Apple’s Indian expansion journey stumbles over logistical woes

Addressing the vulnerabilities caused by the pandemic, global supply chains begin to diversify their suppliers and shift their operations out of China. Jumping on this opportunity the Central Government of India stepped up its efforts in promoting Make In India. The government has been working effortlessly to convince global companies of being a credible and reliable alternative to the neighboring nation and fulfilling the manufacturing requirements of the global giants.

Responding in kind, many organizations are now looking towards India, and among these is the American multinational technology company, Apple.

Apple initially 2017 began to cut its reliance on China by assembling some of its devices in India, after which the giant is now gearing up to make India one of its key global manufacturing hubs.

By late 2022, the tech giant moved 5% of its global iPhone 14 production to India. And the brand looks to expand its manufacturing capacity in the country to produce 25% of all iPhones by 2025, JP Morgan analysts said in a report released in mid-2022.

Echoing similar estimations, the company in December last year claimed expansion of both retail and production arms including 100 new franchise stores, and a tripling of iPhone manufacturing in the next two years.

Along these lines, Apple supplier Foxconn is aiming to quadruple its workforce in India over two years. To ramp up its chip manufacturing business in the nation the company made a $500 million investment in December. Part of the investment will likely go toward Apple-related purposes.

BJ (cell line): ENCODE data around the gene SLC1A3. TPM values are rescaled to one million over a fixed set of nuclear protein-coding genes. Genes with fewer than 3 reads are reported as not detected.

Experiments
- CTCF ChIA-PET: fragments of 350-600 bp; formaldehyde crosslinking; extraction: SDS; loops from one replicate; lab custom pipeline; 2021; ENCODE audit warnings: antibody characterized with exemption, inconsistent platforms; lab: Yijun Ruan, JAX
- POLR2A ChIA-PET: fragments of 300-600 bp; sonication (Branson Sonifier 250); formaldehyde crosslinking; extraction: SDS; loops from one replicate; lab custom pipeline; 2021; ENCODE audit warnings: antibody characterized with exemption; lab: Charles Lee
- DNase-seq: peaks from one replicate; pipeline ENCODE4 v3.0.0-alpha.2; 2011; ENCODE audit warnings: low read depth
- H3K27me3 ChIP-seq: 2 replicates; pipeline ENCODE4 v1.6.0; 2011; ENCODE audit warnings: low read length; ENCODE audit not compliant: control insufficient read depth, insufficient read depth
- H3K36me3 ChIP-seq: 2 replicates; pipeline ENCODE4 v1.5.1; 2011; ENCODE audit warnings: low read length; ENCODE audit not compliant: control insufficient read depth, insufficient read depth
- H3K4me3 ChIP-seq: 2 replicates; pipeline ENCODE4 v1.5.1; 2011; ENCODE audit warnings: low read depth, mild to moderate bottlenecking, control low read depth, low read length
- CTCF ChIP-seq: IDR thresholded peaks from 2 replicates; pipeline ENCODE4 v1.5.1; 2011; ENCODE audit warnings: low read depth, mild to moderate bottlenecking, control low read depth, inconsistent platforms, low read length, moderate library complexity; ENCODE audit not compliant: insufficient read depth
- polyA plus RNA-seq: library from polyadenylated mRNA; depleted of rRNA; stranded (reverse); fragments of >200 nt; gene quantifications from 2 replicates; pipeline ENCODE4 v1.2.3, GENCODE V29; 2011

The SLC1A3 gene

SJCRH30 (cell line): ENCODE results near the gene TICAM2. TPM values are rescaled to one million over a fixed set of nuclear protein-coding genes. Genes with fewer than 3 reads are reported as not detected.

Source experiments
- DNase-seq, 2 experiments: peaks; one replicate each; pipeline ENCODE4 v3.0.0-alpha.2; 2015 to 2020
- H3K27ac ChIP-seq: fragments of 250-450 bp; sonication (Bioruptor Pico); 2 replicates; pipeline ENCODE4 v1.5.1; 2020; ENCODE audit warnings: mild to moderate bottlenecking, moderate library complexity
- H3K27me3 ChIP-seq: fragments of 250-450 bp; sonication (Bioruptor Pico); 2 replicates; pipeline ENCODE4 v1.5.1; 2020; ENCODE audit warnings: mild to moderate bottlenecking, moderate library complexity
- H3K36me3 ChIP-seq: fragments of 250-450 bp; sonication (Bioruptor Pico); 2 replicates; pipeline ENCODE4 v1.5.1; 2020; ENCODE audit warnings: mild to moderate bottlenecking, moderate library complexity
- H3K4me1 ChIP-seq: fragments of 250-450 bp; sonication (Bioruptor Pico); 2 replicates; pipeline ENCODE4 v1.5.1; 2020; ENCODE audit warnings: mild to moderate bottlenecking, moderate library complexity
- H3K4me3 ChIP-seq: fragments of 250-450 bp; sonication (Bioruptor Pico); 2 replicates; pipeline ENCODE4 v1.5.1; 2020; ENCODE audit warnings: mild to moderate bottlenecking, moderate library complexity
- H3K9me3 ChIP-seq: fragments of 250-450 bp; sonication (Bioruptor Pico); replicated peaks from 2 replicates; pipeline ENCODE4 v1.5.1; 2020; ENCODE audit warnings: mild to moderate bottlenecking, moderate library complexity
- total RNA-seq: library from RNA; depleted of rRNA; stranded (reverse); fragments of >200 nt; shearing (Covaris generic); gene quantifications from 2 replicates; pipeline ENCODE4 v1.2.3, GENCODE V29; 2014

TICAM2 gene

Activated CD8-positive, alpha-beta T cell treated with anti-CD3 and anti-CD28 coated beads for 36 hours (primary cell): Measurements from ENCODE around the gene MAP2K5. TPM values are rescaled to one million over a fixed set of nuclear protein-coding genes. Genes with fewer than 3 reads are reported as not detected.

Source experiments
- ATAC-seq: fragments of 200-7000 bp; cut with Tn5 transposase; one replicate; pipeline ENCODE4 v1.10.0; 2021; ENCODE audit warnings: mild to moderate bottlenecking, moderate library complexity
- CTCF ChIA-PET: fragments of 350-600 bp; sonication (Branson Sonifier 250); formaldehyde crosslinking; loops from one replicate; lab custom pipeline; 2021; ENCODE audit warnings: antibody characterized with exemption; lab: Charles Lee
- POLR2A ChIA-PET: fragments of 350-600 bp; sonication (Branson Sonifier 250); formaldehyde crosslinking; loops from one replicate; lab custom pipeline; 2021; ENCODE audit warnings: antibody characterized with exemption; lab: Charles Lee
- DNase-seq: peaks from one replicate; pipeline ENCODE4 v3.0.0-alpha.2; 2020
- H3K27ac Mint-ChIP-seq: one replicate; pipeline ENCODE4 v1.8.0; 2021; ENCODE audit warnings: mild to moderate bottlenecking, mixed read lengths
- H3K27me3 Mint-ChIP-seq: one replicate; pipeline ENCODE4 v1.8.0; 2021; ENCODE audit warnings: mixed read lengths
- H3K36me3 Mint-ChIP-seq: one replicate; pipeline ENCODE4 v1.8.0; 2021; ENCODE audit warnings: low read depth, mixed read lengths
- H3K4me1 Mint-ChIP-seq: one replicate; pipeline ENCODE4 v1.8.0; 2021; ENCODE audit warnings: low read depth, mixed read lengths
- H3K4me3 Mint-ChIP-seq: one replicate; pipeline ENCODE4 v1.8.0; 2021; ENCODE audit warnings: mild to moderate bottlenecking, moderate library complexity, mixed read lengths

Apple is sending product designers and engineers from California and China to factories in southern India, to train locals and help establish production.

India has attracted investments from Foxconn and Wistron on the back of lucrative subsidies offered by New Delhi to make the country a manufacturing hub. The presence of foreign production giants, coupled with “ample labour resources and competitive labour costs,” make India a desirable location.

However, Apple’s move into the nation is not hassle-free. The brand has run into infrastructure and logistical woes.

Apple which prefers zero defect in production has seen only a 50% yield in their production line at Tata’s casing factory in Hosur. Jue Wang, a Bain consultant, said Apple is on the brink of its expansion into India. Though there is time to reach the scale of China’s Zhengzhou factory known as “iPhone City,” “and everybody acknowledges there will be different efficiency, but it is happening,” she said.

A person involved in Apple operations also highlighted that expansion in India is slow partly because of logistics, tariffs, and infrastructure.

The Apple engineers have also reported hours of daily commuting to reach factories and the occasional poor WiFi as reasons for lack of efficiency.

But, despite these issues, Bain estimates that manufacturing exports from India could double from $418 billion in 2022 to more than $1 trillion in 2028, driven by policy support and low costs. It estimates that electronics exports alone will grow at an annual rate of up to 40%.

The company has repeatedly proven India’s importance in its plans. Tim Cook, Apple CEO is highly bullish on India and has significant ambitious plans for the nation.

Tata, one of Apple’s suppliers, is also ambitious to become a full-service Apple supplier and is backed by the Indian Government.

As reported by Financial Times, Apple was facilitating discussions that would allow Tata to take majority ownership rather than a 50:50 joint-venture structure.

Meanwhile, the Indian government has also given the preliminary go-ahead to Apple’s Chinese component suppliers to begin operations, in joint ventures with Indian partners.

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